Biographical Encyclopedia of Astronomers

2014 Edition
| Editors: Thomas Hockey, Virginia Trimble, Thomas R. Williams, Katherine Bracher, Richard A. Jarrell, Jordan D. MarchéII, JoAnn Palmeri, Daniel W. E. Green

Slipher, Vesto Melvin

Reference work entry
DOI: https://doi.org/10.1007/978-1-4419-9917-7_1288

BornNear Mulberry, Indiana, USA, 11 November 1875

DiedFlagstaff, Arizona, USA, 8 November 1969

American spectroscopist Vesto Slipher is now remembered primarily as the person who obtained the spectra and measured the first radial velocities of the spiral nebulae showing that most were receding from the Earth.  Milton Humason extended Slipher’s measurements to more and more distant galaxies; this led to  Edwin Hubble’s discovery of the velocity-distance relation and, therefore, the expansion of the universe.

Slipher was the son of David Clark and Hannah App Slipher; his brother,  Earl Slipher, also was an astronomer who also spent most of his career at Lowell Observatory, being associated primarily with photography of the giant planets and their satellites. Vesto received his degrees from the University of Indiana (A.B., 1901; A.M., 1903; Ph.D., 1909; honorary Ph.D., 1929) and honorary degrees also from the University of Arizona, University of Toronto, and Arizona State University....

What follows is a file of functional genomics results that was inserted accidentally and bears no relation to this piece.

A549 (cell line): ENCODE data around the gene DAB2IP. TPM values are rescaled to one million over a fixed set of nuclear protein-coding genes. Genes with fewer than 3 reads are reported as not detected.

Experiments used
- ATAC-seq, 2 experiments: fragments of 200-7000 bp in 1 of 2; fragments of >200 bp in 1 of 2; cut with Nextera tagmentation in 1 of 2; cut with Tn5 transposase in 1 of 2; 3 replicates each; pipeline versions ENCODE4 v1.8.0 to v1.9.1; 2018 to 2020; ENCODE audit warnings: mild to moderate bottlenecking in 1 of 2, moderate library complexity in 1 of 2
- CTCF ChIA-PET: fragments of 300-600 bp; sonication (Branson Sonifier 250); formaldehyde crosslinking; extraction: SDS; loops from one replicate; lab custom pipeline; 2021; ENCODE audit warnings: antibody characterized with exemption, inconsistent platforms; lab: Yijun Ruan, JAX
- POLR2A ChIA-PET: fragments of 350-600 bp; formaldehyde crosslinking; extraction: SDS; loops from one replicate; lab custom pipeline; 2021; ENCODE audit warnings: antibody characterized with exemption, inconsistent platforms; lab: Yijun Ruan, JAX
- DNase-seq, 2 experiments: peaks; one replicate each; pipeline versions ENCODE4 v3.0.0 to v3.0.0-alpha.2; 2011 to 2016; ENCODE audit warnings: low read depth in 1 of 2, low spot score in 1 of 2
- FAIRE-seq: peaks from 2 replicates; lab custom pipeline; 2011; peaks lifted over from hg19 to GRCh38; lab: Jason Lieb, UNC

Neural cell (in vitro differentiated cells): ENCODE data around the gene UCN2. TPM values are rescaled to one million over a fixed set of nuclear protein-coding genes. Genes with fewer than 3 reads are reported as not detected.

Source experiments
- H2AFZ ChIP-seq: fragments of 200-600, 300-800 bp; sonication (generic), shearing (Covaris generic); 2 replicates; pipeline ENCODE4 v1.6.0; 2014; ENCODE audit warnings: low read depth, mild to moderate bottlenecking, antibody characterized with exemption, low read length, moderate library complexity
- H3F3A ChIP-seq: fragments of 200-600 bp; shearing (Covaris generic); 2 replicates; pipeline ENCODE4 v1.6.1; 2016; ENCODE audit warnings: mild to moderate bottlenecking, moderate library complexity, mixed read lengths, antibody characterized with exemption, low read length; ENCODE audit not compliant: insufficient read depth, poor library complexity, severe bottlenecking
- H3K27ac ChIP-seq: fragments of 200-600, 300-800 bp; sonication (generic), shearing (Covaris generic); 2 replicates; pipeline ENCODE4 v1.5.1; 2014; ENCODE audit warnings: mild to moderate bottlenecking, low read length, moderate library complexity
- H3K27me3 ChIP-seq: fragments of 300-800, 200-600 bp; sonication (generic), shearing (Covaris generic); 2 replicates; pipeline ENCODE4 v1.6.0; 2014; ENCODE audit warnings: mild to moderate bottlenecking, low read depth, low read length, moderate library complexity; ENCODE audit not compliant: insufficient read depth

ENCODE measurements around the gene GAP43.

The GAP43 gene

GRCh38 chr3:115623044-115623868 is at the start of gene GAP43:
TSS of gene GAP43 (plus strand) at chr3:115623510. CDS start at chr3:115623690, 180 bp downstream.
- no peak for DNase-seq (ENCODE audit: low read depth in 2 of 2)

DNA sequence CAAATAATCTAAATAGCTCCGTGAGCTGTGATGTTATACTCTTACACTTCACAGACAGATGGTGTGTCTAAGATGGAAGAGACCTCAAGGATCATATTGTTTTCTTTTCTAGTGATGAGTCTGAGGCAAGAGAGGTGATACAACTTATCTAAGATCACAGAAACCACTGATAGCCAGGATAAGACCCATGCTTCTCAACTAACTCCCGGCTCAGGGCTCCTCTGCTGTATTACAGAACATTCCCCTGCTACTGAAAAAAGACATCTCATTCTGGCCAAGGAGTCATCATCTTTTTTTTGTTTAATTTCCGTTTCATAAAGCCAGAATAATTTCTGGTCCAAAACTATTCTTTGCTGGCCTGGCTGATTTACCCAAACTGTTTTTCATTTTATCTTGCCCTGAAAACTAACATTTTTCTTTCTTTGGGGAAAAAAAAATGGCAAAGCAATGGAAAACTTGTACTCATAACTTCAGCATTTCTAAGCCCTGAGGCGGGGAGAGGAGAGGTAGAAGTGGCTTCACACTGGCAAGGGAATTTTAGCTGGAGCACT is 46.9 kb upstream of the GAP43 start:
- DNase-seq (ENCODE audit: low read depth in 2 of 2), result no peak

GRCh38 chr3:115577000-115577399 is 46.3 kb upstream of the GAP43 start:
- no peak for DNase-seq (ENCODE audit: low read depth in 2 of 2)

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Selected References

  1. Anon. (1933). “Report of Gold Medal Award”. Monthly Notices of the Royal Astronomical Society 93: 476.Google Scholar
  2. Hoyt, William Graves (1980). “Vesto Melvin Slipher.” Biographical Memoirs, National Academy of Sciences 52: 411–449.Google Scholar
  3. Smith, Robert W. (1994). “Red Shifts and Gold Medals: 1901–1954.” In The Explorers of Mars Hill, by William Lowell Powell and others, pp. 43–65. West Kennebunk, Maine: Phoenix.Google Scholar

Copyright information

© Springer Science+Business Media New York 2014

Authors and Affiliations

  1. 1.Lowell ObservatoryFlagstaffUSA